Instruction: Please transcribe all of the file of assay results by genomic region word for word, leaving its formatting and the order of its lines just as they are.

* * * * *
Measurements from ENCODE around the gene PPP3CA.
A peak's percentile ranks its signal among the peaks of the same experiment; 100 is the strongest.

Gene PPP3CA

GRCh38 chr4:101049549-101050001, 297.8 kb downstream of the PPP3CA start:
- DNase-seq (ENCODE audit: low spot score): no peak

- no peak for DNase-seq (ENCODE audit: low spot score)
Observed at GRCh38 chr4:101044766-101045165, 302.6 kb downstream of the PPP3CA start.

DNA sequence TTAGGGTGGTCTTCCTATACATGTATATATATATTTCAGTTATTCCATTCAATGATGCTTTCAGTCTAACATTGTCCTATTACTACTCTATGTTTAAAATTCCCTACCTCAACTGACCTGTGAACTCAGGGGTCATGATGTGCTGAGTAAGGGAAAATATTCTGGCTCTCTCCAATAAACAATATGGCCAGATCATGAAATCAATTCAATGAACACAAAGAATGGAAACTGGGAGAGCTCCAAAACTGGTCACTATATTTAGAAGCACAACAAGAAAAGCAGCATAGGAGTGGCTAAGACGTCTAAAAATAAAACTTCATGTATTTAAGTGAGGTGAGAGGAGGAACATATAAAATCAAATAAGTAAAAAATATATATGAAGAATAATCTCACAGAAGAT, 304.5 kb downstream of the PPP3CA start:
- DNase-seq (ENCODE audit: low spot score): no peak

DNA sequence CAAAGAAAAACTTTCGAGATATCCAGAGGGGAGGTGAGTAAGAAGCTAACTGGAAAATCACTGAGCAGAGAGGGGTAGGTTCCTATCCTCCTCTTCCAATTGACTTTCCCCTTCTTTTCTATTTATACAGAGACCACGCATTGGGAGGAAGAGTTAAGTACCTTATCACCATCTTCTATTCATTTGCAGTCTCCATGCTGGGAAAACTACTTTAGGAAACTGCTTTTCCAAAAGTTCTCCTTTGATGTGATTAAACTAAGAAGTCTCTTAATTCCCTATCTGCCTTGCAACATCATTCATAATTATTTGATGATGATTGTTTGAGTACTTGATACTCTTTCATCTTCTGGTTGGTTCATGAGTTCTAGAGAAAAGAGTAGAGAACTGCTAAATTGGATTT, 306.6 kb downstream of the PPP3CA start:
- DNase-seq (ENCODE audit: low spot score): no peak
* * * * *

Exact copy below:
Measurements from ENCODE around the gene PPP3CA.
A peak's percentile ranks its signal among the peaks of the same experiment; 100 is the strongest.

Gene PPP3CA

GRCh38 chr4:101049549-101050001, 297.8 kb downstream of the PPP3CA start:
- DNase-seq (ENCODE audit: low spot score): no peak

- no peak for DNase-seq (ENCODE audit: low spot score)
Observed at GRCh38 chr4:101044766-101045165, 302.6 kb downstream of the PPP3CA start.

DNA sequence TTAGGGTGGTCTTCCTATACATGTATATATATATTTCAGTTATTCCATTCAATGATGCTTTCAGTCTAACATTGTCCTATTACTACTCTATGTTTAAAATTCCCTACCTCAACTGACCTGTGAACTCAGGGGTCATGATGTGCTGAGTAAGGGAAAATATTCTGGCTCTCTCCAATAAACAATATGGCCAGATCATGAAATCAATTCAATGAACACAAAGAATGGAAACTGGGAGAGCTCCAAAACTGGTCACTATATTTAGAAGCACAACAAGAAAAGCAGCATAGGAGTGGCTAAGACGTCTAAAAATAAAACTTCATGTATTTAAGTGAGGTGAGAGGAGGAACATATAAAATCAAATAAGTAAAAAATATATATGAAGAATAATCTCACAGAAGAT, 304.5 kb downstream of the PPP3CA start:
- DNase-seq (ENCODE audit: low spot score): no peak

DNA sequence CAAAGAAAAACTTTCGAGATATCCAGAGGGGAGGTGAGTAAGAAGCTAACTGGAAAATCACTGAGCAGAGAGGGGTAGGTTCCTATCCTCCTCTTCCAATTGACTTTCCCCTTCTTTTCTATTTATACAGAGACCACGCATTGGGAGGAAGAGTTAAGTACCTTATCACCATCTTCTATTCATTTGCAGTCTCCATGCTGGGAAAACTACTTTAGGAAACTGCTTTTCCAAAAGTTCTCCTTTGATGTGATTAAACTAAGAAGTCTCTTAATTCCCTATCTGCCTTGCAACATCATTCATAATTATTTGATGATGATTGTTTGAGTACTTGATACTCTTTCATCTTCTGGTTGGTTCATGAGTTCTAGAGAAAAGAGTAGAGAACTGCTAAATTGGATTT, 306.6 kb downstream of the PPP3CA start:
- DNase-seq (ENCODE audit: low spot score): no peak